New U.S. News rankings include information on Pell Grant usage. Won't assuage the critics, but it's progress. It's not, however, encouraging in terms of economic diversity in higher education, pretty depressing really. You have to dig a little to find this info but it's on the U.S. News site.
Meanwhile, in an interesting twist, Washington Monthly ranks colleges and universities based on student propensity for public service. Well worth reading.
The NYC edublog wars, begun they have...
ICE, the dissenting caucus in the UFT has set up their own blog to challenge EdWize! Here's a taste. Will Lukewarm Joe Williams write about this one, too?
Meanwhile, though the blogs have plenty to say, NYT's Herszenhorn says the Democratic candidates for mayor up there don't.
The NY Post was not as amused as Eduwonk by Fordham's change of tune on the funding issue.
Andrew Sullivan says go with the oil spot strategy on education policy --and on gay marriage, too. Mickey Kaus, however, sees a quagmire:
I'm not sure the oil spot strategy works that well when you are confronting geographically pervasive, deeply entrenched bureaucratic interests, as opposed to mere armed insurgents.
Mickey cites Milwaukee's voucher program, Saturn, and welfare reform as three examples of oil spots that failed to spread. Not sure we've had a real oil spot in education yet, seems like more droplets. While Milwaukee's program shows how one foundation, in that case Bradley, can change the policy landscape it’s not a great example of a real oil spot strategy because it was one marginal reform (and has produced mixed results). In the Krepinevich example, Milwaukee would be like going to Fallujah and just fixing the water or power while ignoring all the other issues.
(It's also worth noting that since Milwaukee there has been a landmark SCOTUS ruling on vouchers and programs legislated in 5 other cities and states. Considering the political opposition that seems noteworthy. Eduwonk thinks that regardless of the problems Milwaukee was a pretty big win for the voucher crowd).
In education, a real oil spot effort would have to be comprehensive, involving governance, delivery, and human capacity. Fortunately, in the social entrepreneurial sector there is plenty of talent that could be brought to bear. As a rule of thumb, anything touched by New Schools Venture Fund is a pretty good bet though there are plenty of others like KIPP. And, there are plenty of folks in the traditional system who would jump at the chance to do something aggressive and bold.
Mickey makes a great point about welfare reform but more people are touched by education than welfare so (hopefully) the political incentives are different. What's similar is that with welfare it took a consensus that different was needed and better was really possible to force action. In education there is still a substantial industry focused on all the reasons schools can't be expected to succeed. The media abets this because they generally do such a poor job of publicizing emerging education oil spots where they do exist -- it's just easier to write about the tiresome debate about NCLB or NEA and Soros funded "grassroots" groups. For instance Indianapolis Mayor Bart Peterson (D) is wildly popular in no small part because he's opening good public schools in the city over the objections of the usual suspects there. Yet you'd be hard pressed to find a dozen top national reporters who know about it. Oil spots won't spread all by themselves will they?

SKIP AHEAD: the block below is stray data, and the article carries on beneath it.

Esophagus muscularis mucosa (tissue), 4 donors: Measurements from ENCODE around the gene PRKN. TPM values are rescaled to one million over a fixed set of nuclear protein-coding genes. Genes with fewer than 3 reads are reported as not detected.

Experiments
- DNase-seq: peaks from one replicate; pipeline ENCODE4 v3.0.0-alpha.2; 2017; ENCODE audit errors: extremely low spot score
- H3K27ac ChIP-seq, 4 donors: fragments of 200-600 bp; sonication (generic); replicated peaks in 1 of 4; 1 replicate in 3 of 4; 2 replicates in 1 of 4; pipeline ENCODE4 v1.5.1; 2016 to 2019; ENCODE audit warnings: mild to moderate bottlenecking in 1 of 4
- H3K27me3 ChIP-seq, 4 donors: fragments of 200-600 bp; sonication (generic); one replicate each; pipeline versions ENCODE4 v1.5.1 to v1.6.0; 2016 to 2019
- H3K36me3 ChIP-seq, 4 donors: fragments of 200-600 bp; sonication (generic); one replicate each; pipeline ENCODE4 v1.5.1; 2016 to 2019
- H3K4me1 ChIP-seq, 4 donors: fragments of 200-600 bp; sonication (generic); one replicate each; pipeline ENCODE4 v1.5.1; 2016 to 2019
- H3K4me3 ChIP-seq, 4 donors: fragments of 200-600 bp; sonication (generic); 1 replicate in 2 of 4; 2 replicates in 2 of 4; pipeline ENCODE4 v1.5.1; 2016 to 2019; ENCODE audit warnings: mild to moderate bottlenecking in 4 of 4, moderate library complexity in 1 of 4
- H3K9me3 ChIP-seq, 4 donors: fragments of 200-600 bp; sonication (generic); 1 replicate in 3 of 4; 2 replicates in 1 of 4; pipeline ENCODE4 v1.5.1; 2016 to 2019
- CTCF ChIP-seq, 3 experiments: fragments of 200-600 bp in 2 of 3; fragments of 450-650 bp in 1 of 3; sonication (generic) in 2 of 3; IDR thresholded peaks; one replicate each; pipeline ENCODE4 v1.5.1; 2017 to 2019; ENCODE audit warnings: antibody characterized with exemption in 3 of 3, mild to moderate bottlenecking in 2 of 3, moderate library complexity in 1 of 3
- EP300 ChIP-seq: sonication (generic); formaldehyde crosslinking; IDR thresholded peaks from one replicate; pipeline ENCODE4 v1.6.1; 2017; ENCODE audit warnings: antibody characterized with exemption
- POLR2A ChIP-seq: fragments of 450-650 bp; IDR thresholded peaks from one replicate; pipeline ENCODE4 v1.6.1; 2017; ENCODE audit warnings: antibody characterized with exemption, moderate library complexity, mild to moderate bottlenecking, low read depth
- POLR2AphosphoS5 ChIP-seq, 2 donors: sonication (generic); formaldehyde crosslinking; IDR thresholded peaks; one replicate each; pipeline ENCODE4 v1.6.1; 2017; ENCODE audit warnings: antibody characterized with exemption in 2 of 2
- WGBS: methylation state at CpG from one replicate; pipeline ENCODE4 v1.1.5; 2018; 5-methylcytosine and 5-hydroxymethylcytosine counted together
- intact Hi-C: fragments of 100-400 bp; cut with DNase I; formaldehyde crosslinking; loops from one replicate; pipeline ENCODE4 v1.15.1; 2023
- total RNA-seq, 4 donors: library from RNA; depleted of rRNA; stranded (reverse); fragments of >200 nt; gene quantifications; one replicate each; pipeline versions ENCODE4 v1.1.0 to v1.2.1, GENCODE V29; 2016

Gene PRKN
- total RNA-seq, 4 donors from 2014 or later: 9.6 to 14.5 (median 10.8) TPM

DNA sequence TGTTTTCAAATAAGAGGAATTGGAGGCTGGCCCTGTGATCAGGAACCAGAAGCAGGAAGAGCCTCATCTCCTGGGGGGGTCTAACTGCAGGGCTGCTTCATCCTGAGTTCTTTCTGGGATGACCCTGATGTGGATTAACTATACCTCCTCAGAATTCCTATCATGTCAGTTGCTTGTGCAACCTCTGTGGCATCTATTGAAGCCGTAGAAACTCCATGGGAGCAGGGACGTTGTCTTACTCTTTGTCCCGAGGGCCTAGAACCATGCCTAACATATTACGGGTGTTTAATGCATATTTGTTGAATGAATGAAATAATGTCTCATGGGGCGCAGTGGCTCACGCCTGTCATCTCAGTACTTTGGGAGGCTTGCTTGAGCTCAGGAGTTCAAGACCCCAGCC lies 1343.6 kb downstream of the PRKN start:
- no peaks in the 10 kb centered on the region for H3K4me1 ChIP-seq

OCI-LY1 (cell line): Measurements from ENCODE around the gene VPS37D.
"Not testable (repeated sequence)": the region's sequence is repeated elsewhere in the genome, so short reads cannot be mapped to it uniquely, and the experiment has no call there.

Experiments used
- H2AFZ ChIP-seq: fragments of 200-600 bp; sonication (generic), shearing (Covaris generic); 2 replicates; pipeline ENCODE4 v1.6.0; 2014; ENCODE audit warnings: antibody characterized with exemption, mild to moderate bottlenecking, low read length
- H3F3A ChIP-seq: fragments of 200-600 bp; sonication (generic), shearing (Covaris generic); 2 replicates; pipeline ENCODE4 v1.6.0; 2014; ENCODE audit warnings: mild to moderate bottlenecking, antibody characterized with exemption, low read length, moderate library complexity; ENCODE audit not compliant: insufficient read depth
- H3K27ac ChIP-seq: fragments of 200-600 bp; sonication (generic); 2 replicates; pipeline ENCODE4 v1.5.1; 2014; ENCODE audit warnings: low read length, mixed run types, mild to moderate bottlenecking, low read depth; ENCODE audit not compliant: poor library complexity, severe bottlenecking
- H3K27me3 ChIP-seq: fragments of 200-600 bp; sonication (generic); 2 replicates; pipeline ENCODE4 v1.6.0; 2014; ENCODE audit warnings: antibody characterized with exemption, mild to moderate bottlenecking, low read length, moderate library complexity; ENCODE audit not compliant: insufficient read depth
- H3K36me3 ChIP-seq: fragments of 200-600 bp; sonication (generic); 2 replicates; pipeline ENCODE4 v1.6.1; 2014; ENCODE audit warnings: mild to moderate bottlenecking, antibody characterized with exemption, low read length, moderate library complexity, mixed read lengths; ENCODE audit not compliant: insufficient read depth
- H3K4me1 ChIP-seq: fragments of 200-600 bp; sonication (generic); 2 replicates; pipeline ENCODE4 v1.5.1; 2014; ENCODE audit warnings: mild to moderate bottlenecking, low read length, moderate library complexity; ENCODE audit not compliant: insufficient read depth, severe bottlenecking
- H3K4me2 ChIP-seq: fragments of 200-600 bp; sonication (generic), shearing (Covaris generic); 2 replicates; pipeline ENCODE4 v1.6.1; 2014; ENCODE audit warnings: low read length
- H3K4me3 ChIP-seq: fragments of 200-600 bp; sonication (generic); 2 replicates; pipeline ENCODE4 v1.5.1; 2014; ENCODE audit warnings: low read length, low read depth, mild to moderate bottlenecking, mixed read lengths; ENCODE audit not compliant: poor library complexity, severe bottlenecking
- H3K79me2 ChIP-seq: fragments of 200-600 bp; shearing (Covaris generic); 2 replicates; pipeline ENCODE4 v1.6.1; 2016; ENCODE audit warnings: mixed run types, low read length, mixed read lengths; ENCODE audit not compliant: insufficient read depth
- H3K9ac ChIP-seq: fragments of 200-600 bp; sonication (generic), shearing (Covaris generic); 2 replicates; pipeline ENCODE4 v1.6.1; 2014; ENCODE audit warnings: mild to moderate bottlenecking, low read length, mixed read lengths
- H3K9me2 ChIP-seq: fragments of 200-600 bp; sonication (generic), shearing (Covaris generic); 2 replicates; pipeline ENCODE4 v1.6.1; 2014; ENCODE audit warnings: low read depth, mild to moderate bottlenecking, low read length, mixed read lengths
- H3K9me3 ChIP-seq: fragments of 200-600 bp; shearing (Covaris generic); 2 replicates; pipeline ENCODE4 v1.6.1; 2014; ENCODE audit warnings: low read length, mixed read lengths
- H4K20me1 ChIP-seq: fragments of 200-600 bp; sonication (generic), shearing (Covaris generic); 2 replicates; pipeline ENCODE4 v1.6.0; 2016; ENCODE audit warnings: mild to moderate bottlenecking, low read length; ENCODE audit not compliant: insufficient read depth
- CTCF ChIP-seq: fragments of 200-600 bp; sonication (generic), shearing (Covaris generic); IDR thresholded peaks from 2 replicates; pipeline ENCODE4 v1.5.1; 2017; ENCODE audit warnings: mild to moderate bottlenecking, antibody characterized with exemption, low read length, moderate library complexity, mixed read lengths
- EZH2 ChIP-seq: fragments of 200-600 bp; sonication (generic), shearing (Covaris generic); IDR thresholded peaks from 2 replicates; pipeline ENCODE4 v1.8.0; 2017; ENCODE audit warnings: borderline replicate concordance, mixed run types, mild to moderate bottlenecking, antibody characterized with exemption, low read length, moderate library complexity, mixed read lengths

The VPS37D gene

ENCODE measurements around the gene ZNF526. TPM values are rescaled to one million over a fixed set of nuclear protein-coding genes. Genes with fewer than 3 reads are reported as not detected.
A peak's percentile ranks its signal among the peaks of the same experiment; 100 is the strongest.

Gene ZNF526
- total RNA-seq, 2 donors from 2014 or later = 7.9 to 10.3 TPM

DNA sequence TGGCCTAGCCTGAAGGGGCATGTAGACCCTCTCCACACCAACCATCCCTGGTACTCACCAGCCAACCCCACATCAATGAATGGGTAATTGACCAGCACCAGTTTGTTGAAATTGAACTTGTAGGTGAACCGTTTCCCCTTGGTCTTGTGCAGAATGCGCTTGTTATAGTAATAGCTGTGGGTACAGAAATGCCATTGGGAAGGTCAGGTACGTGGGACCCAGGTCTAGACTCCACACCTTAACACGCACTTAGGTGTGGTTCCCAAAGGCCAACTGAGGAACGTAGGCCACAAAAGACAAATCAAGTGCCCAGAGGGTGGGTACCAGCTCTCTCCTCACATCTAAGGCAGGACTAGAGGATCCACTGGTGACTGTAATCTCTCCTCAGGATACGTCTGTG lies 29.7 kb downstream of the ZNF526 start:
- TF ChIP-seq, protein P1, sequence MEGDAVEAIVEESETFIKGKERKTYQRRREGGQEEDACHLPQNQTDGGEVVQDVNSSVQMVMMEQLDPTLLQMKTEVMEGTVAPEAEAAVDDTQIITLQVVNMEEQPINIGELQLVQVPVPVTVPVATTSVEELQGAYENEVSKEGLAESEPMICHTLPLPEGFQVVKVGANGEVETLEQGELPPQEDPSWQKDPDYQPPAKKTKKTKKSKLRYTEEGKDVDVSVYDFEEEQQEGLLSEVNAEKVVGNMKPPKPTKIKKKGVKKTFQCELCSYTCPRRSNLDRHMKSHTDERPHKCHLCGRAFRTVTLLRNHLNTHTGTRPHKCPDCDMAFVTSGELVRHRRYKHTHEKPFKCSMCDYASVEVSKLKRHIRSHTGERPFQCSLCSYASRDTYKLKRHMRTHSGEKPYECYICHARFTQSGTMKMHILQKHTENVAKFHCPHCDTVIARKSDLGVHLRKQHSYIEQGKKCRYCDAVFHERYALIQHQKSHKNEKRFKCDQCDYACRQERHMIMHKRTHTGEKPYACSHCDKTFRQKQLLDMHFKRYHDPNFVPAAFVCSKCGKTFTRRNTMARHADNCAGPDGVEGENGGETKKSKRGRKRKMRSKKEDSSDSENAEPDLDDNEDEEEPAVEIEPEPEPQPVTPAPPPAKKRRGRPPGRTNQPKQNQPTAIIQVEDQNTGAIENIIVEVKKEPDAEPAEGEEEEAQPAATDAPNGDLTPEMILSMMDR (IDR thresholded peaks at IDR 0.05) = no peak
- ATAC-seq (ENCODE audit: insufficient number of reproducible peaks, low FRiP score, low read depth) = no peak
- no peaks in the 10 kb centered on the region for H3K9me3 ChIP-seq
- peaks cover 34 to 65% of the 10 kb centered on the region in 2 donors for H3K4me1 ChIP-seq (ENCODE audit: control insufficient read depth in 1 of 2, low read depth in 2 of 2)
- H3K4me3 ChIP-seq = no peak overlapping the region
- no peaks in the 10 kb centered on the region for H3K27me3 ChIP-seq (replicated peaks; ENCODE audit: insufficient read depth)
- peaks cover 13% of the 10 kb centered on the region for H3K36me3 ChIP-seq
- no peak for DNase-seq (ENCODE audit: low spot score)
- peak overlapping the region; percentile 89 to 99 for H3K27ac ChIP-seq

In Sunday's NYT David Brooks describes the thinking of counterinsurgency expert Andrew Krepinevich on how to win in Iraq:
Krepinevich calls the approach the oil-spot strategy. The core insight is that you can't win a war like this by going off on search and destroy missions trying to kill insurgents. There are always more enemy fighters waiting. You end up going back to the same towns again and again, because the insurgents just pop up after you've left and kill anybody who helped you. You alienate civilians, who are the key to success, with your heavy-handed raids.
Instead of trying to kill insurgents, Krepinevich argues, it's more important to protect civilians. You set up safe havens where you can establish good security. Because you don't have enough manpower to do this everywhere at once, you select a few key cities and take control. Then you slowly expand the size of your safe havens, like an oil spot spreading across the pavement.
Once you've secured a town or city, you throw in all the economic and political resources you have to make that place grow. The locals see the benefits of working with you. Your own troops and the folks back home watching on TV can see concrete signs of progress in these newly regenerated neighborhoods. You mix your troops in with indigenous security forces, and through intimate contact with the locals you begin to even out the intelligence advantage that otherwise goes to the insurgents.
Isn't this basically the same strategy that education reformers should pursue in the cities? Instead of just supporting often isolated politicians who are constantly under attack or fighting hopeless guerilla warfare inside bureaucracies, establishing some oil spots in big cities, winning victories, and establishing some proof points (and in the process expanding opportunities for disadvantaged kids) seems like a more promising strategy. Opening new schools would certainly be part of such an effort but also leveraging successful initiatives like Teach For America, The New Teacher Project, New Leaders for New Schools, the Broad Residents, etc...to drive broader change and win hearts and minds.